New Zealand will ban the sale of tobacco to its next generation, in a bid to eventually phase out smoking.
Anyone born after 2008 will not be able to buy cigarettes or tobacco products in their lifetime, under a law expected to be enacted next year.
“We want to make sure young people never start smoking,” Health Minister Dr Ayesha Verall said.
The move is part of a sweeping crackdown on smoking announced by New Zealand’s health ministry on Thursday.
Doctors and other health experts in the country have welcomed the “world-leading” reforms, which will reduce access to tobacco and restrict nicotine levels in cigarettes.
“It will help people quit or switch to less harmful products, and make it much less likely that young people get addicted to nicotine,” said Prof Janet Hook from the University of Otago.The crackdown has been met with mixed reactions.
“I reckon it’s a good move, really,” one man told Reuters news agency. “Because right now there’s a lot of young kids walking around with smokes in their mouth. Public are asking how they’re getting these smokes.
“And it’s also good for myself too because I can save more money.”
However, others have warned that the move may create a black market for tobacco – something the health ministry’s official impact statement does acknowledge, noting “customs will need more resource to enforce border control”.
“This is all 100% theory and 0% substance,” Sunny Kaushal, chairman of the Dairy and Business Owners Group, a lobby group for local convenience stores, told New Zealand’s Stuff news site. “There’s going to be a crime wave. Gangs and criminals will fill the gap”.
A New Zealand supermarket chain announced that it was temporarily removing all scissors and knives from its shelves following an attack that left several people injured at one of its stores on Friday.
A general manager of supermarket chain Countdown said it was also considering if they would sell such items in the future.
“Last night, we made the decision to temporarily remove all knives and scissors from our shelves while we consider whether we should continue to sell them,” Kiri Hannifin, Countdown’s general manager for safety, said in a statement on Saturday.
“This is in no way a reflection on our customers, but an act of support for our team. We want all of our team to feel safe when they come to work, especially considering the events of yesterday,” Hannifin said.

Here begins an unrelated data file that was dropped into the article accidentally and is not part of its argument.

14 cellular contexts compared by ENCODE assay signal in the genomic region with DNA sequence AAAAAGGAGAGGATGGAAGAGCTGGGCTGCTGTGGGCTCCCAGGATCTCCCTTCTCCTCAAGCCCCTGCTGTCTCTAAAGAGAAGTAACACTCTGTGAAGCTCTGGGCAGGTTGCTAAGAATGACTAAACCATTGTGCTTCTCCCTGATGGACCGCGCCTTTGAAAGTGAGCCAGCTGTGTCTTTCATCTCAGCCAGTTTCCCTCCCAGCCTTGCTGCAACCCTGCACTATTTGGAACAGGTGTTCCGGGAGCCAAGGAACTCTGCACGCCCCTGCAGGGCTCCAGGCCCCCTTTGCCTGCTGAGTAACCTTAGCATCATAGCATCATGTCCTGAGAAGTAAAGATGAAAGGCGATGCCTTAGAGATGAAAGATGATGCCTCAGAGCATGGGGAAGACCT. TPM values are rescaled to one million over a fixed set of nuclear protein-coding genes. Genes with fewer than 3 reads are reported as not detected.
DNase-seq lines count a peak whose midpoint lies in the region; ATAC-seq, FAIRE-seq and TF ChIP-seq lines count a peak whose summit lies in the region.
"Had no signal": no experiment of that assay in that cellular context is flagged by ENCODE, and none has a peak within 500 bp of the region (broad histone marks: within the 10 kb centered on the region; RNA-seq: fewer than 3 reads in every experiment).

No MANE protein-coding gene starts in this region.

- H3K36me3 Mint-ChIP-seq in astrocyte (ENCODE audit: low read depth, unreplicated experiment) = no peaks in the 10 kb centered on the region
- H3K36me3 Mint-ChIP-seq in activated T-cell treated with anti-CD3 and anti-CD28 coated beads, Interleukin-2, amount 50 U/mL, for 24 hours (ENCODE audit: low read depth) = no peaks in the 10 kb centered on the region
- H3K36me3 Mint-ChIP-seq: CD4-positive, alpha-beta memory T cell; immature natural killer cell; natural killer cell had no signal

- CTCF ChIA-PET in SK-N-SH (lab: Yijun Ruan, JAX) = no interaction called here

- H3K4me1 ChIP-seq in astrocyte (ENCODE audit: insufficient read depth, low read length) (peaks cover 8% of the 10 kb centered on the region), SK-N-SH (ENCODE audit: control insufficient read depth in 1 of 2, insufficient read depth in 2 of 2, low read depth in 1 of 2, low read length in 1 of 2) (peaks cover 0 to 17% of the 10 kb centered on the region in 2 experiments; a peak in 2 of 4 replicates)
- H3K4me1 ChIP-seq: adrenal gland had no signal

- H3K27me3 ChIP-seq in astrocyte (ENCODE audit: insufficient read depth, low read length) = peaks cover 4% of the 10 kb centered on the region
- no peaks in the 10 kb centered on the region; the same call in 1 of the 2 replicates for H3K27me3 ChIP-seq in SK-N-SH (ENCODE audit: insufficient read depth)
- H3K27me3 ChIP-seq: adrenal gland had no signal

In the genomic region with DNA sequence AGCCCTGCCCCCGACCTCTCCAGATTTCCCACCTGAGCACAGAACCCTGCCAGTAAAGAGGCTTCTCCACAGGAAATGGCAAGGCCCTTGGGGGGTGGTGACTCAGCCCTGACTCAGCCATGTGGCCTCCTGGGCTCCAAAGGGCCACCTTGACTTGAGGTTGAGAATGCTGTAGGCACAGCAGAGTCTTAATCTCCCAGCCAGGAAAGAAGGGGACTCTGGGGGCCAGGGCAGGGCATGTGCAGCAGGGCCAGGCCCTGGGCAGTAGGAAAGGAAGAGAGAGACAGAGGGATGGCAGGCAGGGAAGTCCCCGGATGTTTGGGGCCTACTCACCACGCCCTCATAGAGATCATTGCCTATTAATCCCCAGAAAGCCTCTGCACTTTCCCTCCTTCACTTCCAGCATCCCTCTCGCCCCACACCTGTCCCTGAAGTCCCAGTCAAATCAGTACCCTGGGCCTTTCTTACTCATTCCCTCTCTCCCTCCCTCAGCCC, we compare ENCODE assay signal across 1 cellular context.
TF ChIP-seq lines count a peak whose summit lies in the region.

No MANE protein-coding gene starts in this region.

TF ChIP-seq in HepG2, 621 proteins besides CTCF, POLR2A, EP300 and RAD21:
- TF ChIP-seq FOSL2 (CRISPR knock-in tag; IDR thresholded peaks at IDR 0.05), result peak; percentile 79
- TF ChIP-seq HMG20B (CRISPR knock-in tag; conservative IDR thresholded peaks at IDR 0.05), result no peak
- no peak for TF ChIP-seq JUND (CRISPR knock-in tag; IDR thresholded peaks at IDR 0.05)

Reuters noted, citing local reports, that sharp knives had been taken off shelves at other supermarkets too.
On Friday, a Sri Lankan national who was previously known to security forces in New Zealand entered a Countdown supermarket, going after several customers and stabbing them, witnesses said. New Zealand Prime Minister Jacinda Ardern noted that the attacker “was a supporter of ISIS ideology.”
Officials said Friday that six people were injured from the attack, with three transported to the hospital in critical condition. One person was in serious condition, and two others were in moderate condition.
“We must be willing to make the changes that we know may not necessarily have changed history, but could change the future,” she said at a news briefing.
The man, a Sri Lankan national, stabbed seven people in a supermarket. Three of them are in a critical condition.
The attacker, a known supporter of Islamic State, was shot dead by police.
He has now been identified as Ahamed Aathil Mohamed Samsudeen, a 32-year-old Tamil, who arrived in New Zealand in 2011 and sought refugee status.
Ms Ardern, who described the stabbings as a “terrorist attack”, said she expected that changes to the country’s counter-terrorism legislation would be backed by parliament by the end of September.The legislation is expected to make it easier to convict someone for planning a terror attack.
Samsudeen had been arrested a number of times before Friday’s incident. But Ms Ardern said that every legal avenue to keep him out of the community had been exhausted.